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Old 06-19-2011
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Question Right Knee pain and bone scan picture

A 61-year-old man visits his physician with complaints of right knee pain. The pain is constant and does not seem worsened or alleviated with activity. Over-the-counter nonsteroidal anti-inflammatory drugs do not help. He has tried ice and heat, neither of which help. On examination, there is no crepitation or joint swelling. A bone scan was performed 1 month ago for a study at the University’s new radiology center (see figure). Which of the following tests is the most appropriate next step in management?

Right Knee pain and bone scan picture-bonescan.jpg
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Answer Choices
A. Acid phosphatase
B. Alkaline phosphatase
C. Magnetic resonance imaging of the lesions
D. Prostate-specific antigen to evaluate for prostate cancer
E. Rheumatoid factor
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Old 06-19-2011
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i don t know..there are findings not only at the r knee...metasasis,Paget?
Mri or psa?
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Old 06-19-2011
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Would love to know the explanation to this one..Great question
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Old 06-20-2011
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Option B (Alkaline phosphatase) is correct. Alkaline phosphatase measures bony activity and is high in Pagetís disease.

Option A (Acid phosphatase) is incorrect. Alkaline phosphatase measures bony activity and is high in Pagetís disease.

Option C (Magnetic resonance imaging of the lesions) is incorrect. Magnetic resonance imaging offers no further diagnostic assistance and is quite costly. Plain radiographs may be more helpful.

Option D (Prostate-specific antigen to evaluate for prostate cancer) is incorrect. This uptake pattern shows a lot of bony involvement, not like the lesions seen with metastasis.

Option E (Rheumatoid factor) is incorrect. The arthritis in the knee is most likely from underlying Pagetís disease and not arthritis. The patientís presentation is not at all consistent with rheumatoid arthritis.

High-yield Hit 1
Diagnostic Evaluation
Paget's disease is most often diagnosed using a combination of biochemical markers of bone turnover and radiologic abnormalities. Biochemical markers of bone formation (such as serum alkaline phosphatase) and bone resorption (such as urinary hydroxyproline) are usually increased in patients with active disease. Serum bone-specific alkaline phosphatase, urinary deoxypyridinoline, and cross-linked N-telopeptides of type I collagen may be more sensitive markers for assessing disease in patients with low levels of disease activity. Serum osteocalcin, another marker of bone formation, is often in the normal range and is not a clinically useful marker of disease activity. For most patients with Paget's disease, serum total alkaline phosphatase is an adequate indicator of disease activity.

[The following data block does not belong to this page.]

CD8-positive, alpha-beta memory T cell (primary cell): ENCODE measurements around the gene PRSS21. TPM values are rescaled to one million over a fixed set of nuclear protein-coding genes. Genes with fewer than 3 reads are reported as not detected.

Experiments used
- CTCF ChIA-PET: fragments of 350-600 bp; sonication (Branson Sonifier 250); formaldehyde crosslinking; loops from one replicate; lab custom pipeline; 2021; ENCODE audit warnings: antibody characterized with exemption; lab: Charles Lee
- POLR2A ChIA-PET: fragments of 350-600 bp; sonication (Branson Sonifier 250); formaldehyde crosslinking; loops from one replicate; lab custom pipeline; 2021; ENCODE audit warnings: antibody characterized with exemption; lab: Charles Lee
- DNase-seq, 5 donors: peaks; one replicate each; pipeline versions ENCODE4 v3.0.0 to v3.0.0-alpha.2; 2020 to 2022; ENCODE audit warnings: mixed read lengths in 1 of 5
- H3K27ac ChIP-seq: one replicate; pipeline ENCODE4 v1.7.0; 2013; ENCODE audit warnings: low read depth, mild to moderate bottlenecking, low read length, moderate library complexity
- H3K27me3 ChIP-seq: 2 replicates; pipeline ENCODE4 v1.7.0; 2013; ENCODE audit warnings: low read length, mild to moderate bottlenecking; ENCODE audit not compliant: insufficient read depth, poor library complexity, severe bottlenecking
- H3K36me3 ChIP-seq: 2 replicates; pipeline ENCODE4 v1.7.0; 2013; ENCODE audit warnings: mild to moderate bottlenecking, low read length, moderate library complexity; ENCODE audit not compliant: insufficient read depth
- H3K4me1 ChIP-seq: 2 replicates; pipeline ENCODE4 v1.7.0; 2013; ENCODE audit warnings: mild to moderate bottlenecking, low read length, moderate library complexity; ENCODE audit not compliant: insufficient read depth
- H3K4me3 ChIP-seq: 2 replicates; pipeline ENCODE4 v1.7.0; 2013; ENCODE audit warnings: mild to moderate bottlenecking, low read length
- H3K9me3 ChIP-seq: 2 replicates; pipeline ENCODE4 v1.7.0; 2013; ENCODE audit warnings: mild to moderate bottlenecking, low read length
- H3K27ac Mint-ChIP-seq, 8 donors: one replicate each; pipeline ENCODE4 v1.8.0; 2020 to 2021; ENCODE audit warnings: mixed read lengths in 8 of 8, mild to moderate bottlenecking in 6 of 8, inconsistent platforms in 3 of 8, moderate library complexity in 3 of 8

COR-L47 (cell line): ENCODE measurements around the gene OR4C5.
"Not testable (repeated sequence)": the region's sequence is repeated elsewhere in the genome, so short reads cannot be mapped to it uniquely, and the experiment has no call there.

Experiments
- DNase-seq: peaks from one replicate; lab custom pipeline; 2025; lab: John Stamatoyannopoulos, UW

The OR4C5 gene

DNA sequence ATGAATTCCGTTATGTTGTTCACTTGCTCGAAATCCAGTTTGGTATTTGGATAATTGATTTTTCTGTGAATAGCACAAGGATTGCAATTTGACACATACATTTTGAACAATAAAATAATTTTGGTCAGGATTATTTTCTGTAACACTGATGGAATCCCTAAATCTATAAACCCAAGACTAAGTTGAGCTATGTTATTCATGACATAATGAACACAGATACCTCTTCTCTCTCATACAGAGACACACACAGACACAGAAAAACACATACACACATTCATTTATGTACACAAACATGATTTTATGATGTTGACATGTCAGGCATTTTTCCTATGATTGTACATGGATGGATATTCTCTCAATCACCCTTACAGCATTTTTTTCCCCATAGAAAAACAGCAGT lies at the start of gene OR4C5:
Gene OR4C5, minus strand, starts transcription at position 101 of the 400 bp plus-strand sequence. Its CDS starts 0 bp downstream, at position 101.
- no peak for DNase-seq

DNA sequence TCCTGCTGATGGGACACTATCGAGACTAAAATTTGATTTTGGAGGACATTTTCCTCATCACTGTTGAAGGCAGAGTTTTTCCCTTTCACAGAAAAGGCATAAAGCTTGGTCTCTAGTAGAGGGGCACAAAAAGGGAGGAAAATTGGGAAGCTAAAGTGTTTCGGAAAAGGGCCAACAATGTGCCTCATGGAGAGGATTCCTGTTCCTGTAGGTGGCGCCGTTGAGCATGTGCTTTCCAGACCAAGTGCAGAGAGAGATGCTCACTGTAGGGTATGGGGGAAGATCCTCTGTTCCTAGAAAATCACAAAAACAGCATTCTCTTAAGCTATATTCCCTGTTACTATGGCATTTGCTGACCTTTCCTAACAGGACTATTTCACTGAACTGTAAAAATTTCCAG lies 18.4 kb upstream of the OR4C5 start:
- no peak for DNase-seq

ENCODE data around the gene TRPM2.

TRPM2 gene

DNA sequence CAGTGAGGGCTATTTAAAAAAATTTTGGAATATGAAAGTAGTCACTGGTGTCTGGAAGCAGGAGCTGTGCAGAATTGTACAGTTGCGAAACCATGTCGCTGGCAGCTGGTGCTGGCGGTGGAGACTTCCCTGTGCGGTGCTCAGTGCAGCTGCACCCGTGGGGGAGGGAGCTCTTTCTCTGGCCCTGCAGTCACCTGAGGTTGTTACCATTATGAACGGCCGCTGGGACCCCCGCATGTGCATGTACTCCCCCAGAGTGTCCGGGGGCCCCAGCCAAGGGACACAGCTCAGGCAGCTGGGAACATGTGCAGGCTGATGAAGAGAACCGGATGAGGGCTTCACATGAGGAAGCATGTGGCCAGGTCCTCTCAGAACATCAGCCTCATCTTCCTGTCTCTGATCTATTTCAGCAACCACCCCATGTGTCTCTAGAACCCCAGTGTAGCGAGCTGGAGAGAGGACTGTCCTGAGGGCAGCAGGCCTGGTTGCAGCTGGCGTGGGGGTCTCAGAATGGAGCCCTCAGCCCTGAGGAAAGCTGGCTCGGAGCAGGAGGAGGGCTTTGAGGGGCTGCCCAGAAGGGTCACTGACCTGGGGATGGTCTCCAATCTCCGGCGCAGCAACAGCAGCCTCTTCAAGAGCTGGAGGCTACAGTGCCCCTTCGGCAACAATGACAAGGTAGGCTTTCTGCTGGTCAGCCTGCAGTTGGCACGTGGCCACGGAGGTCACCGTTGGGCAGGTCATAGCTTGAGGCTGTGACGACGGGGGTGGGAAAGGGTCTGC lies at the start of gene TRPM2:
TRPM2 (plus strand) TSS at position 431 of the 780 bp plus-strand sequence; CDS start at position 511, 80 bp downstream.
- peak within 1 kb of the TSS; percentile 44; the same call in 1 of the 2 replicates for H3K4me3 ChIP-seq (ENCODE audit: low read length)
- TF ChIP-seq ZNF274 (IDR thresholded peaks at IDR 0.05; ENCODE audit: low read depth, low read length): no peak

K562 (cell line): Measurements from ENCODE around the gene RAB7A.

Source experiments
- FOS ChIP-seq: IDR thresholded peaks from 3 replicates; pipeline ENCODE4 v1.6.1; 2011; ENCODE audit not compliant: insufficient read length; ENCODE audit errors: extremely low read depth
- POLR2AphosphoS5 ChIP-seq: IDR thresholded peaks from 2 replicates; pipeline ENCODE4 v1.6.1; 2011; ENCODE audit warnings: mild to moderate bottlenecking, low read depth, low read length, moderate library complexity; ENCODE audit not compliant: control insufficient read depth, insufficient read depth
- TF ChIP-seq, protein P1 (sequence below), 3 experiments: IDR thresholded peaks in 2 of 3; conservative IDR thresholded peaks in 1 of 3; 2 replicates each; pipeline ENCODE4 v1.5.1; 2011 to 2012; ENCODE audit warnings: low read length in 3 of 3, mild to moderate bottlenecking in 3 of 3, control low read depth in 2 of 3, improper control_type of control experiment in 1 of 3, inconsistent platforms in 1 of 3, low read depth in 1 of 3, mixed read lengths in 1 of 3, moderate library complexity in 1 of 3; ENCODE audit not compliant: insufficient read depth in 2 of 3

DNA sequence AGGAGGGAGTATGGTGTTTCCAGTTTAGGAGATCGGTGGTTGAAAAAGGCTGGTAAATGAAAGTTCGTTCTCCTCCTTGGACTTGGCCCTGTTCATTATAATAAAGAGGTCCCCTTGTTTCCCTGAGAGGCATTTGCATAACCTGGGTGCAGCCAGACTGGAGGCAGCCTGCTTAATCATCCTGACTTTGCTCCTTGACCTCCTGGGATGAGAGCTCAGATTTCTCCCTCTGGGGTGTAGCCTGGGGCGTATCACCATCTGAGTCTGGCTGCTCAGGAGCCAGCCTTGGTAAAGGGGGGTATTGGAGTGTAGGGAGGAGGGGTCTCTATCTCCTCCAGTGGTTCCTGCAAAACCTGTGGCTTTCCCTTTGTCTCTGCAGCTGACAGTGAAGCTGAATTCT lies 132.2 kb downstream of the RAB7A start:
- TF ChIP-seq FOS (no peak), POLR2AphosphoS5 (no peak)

A bone scan at the time of diagnosis is the most useful test to define the location and extent of lesions (see Fig. 76-2). Radiographs of the affected areas confirm the presence of Paget's disease and are useful for evaluating complications and local disease progression (see Fig. 76-1). The radiologic abnormalities seen on standard radiographs may reflect one of the three distinctive stages of pagetic lesions. The earliest lesions are osteolytic lesions, which are often observed as osteoporosis circumscripta in the skull (Fig. 76-1A) or as an advancing "blade of grass" in long bones (Fig. 76-1B). Cortical thickening, coarse trabecular markings, and both lytic and sclerotic lesions in the same bone (Fig. 76-1C) characterize the second stage of the disease. In the final stage, sclerotic lesions are primarily observed and are often associated with an increase in bone width (Fig. 76-1D). Bone biopsy is rarely needed to diagnose Paget's disease and should be avoided in weight-bearing areas.
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Old 11-29-2011
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Default Magneto-therapy research

I found interesting topic about it.It can to recover if you break your bones and so on.Many studies proved it and many doctors told that it is quite good.Well I don't know exactly is it good or not.Have somebody tried it?
Oops forget about article here it ( http://magneto-therapy.eu )
Help please
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